Don DeLillo said, "My own personal preference is for fiction that is steeped in history, that takes account of ways in which our perceptions are being changed by events around us. Global events that may alter how we live in the smallest ways." His most recent novel is Falling Man (2007), about the September 11th attacks.
It's the birthday of the novelist Nadine Gordimer, (books by this author) born in Springs, South Africa (1923), who grew up in a middle-class white community near a gold mine where all the black workers were forced to live in a windowless barracks, guarded by police. She never thought about who those miners were or what their lives were like until the day she read Upton Sinclair's novel The Jungle, and she began to see the similarities between the meat packers in the book and the miners in her town.
Gordimer eventually moved to the racially mixed bohemian community in Johannesburg and began writing short stories, published in collections such as Face to Face (1949) and The Soft Voice of the Serpent (1952). She watched as many of her black friends were put under surveillance and arrested for treason. She was one of the few white novelists of her generation who did not go into exile. Instead, she began to write about the South African political resistance in a series of novels, including The Late Bourgeois World (1966), The Guest of Honor (1970), and The Conservationist (1974), which won the Booker Prize. She was attacked by South Africa's government, and her books were banned for years at time. And then in 1991, a year after Nelson Mandela was released from his 28 years of imprisonment, Gordimer won the Nobel Prize in literature.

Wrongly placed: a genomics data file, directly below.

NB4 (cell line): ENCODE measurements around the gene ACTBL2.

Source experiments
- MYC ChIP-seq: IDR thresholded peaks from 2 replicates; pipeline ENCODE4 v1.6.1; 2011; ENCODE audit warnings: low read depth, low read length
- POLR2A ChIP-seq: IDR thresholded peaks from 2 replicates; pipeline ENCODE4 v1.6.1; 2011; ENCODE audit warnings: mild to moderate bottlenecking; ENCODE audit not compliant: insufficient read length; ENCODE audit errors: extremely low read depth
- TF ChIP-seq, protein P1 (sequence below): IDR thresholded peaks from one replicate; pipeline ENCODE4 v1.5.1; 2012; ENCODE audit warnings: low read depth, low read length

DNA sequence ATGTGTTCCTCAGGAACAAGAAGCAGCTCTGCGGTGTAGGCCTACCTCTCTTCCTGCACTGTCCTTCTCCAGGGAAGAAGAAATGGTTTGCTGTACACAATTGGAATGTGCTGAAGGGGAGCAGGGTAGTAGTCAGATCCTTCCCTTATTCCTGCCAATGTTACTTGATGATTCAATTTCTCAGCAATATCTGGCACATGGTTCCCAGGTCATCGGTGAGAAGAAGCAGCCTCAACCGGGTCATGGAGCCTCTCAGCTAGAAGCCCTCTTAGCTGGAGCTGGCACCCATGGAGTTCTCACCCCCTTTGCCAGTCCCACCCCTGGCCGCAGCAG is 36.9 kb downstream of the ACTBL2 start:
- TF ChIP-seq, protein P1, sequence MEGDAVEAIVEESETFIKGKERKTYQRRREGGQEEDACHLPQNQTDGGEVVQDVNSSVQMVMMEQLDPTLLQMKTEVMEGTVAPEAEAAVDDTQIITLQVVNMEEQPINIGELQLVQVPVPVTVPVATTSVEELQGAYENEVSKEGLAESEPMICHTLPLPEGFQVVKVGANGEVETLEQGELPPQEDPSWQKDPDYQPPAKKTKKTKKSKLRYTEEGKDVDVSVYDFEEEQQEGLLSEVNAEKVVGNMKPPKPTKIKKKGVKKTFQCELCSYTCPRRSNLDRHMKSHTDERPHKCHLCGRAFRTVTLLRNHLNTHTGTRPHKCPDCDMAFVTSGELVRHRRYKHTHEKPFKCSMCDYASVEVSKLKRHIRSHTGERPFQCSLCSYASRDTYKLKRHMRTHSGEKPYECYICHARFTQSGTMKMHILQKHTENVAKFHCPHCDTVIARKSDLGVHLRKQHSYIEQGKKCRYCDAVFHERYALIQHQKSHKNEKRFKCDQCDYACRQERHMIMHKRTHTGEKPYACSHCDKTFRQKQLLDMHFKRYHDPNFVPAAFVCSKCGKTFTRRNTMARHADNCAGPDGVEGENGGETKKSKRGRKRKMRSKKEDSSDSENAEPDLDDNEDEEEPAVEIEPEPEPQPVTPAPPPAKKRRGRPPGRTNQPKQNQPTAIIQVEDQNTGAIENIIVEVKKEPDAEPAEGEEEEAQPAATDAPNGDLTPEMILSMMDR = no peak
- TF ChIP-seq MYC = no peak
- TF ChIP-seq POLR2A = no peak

In 1994, South Africa finally came under black majority rule. After that, Gordimer said, "[Critics kept asking me] what are you going to write about now, as if life stopped because apartheid stopped. On the contrary. We've got plenty of problems." Her most recent book is the collection, Beethoven Was One-Sixteenth Black: and Other Stories, which comes out next week (2007). She said, "The ideal way to write is as if oneself and one's readers were already dead."
Poem: "When I Am Old" by Ray Nargis, from Almost Tomorrow. © Raven Productions, Inc, 2008. Reprinted with permission. (buy now)
When I Am Old
When I am old I shall wear a ball cap
From the St. Louis Browns
Because my grandfather once played in their farm system,
Or maybe a John B. Stetson hat, three-corner fold,
Four X and black chinos with both suspenders and a belt